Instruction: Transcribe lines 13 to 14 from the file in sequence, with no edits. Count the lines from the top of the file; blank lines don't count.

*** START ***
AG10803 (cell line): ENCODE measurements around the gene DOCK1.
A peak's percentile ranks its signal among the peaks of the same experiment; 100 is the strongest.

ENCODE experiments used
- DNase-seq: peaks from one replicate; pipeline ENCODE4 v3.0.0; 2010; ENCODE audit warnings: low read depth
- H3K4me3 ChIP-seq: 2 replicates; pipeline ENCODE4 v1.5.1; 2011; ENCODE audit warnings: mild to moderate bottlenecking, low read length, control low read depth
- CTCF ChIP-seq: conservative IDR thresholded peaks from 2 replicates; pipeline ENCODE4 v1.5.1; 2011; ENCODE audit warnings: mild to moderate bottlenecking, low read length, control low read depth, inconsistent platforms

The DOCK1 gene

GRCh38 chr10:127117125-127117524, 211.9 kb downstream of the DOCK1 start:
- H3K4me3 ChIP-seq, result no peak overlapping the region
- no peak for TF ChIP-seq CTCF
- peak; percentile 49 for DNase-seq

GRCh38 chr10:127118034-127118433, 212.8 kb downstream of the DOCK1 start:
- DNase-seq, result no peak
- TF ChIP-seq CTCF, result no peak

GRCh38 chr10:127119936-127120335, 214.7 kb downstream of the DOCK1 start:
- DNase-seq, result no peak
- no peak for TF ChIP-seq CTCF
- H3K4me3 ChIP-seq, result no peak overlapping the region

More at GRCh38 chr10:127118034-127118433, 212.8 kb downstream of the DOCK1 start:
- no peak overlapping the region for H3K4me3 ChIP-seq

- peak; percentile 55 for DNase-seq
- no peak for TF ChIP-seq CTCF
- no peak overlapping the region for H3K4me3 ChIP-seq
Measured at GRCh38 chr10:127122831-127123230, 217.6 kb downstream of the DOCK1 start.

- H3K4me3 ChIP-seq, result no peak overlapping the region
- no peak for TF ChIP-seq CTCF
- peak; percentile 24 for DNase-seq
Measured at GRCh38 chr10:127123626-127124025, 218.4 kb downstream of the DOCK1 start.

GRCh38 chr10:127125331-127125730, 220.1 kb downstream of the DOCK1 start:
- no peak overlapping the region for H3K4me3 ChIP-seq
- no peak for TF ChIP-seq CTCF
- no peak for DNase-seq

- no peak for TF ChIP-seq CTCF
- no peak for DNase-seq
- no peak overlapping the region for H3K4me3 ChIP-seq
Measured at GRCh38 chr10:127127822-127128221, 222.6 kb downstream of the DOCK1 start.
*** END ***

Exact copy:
- DNase-seq, result no peak
- TF ChIP-seq CTCF, result no peak